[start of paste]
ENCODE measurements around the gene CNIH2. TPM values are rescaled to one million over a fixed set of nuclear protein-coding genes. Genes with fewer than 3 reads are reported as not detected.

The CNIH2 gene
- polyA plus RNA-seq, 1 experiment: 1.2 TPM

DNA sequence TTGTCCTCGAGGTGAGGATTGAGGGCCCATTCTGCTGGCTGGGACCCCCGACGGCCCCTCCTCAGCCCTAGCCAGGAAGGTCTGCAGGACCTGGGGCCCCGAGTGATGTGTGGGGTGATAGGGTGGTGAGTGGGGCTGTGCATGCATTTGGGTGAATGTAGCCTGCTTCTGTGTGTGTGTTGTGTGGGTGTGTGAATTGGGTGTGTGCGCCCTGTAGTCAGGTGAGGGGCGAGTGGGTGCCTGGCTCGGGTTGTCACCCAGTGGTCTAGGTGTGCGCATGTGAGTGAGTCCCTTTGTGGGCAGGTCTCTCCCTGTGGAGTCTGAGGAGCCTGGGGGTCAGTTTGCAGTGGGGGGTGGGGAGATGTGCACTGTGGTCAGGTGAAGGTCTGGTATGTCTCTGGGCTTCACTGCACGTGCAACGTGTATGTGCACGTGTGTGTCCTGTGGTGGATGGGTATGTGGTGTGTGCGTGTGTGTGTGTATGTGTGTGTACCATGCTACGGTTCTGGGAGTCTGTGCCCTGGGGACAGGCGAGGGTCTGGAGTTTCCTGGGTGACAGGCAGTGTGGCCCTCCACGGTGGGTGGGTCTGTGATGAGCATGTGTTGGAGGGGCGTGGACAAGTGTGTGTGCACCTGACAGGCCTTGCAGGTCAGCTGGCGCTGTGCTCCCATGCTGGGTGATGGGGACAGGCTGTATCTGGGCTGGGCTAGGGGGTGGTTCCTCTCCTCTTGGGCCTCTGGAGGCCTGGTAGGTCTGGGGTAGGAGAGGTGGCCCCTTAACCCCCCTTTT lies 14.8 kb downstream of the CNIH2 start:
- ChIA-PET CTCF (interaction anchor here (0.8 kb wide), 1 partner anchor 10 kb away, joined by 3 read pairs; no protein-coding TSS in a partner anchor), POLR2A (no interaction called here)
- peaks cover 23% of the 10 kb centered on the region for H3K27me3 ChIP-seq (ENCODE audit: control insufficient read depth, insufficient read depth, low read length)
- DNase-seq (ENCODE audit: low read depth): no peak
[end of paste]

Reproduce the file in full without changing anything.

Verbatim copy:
ENCODE measurements around the gene CNIH2. TPM values are rescaled to one million over a fixed set of nuclear protein-coding genes. Genes with fewer than 3 reads are reported as not detected.

The CNIH2 gene
- polyA plus RNA-seq, 1 experiment: 1.2 TPM

DNA sequence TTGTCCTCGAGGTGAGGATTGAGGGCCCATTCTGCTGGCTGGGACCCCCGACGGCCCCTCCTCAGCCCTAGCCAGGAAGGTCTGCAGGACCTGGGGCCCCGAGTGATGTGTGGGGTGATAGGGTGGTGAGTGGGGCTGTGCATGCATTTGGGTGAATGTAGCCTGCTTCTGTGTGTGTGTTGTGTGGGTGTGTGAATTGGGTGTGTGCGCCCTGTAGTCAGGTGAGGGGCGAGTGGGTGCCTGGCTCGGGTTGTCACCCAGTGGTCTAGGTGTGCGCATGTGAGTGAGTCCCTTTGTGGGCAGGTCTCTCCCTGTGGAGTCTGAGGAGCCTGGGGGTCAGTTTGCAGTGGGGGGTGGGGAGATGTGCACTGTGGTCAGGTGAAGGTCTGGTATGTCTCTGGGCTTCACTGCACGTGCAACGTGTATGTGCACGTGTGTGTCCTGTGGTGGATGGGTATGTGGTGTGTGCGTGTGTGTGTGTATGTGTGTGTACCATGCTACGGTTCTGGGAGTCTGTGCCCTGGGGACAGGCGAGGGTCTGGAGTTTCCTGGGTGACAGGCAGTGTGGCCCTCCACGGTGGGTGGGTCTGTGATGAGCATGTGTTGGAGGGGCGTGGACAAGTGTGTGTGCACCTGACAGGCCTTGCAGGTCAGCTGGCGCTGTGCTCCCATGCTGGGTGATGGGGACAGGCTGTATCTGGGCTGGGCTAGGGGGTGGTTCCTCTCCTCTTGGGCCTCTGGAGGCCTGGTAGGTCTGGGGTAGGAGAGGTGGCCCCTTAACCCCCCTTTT lies 14.8 kb downstream of the CNIH2 start:
- ChIA-PET CTCF (interaction anchor here (0.8 kb wide), 1 partner anchor 10 kb away, joined by 3 read pairs; no protein-coding TSS in a partner anchor), POLR2A (no interaction called here)
- peaks cover 23% of the 10 kb centered on the region for H3K27me3 ChIP-seq (ENCODE audit: control insufficient read depth, insufficient read depth, low read length)
- DNase-seq (ENCODE audit: low read depth): no peak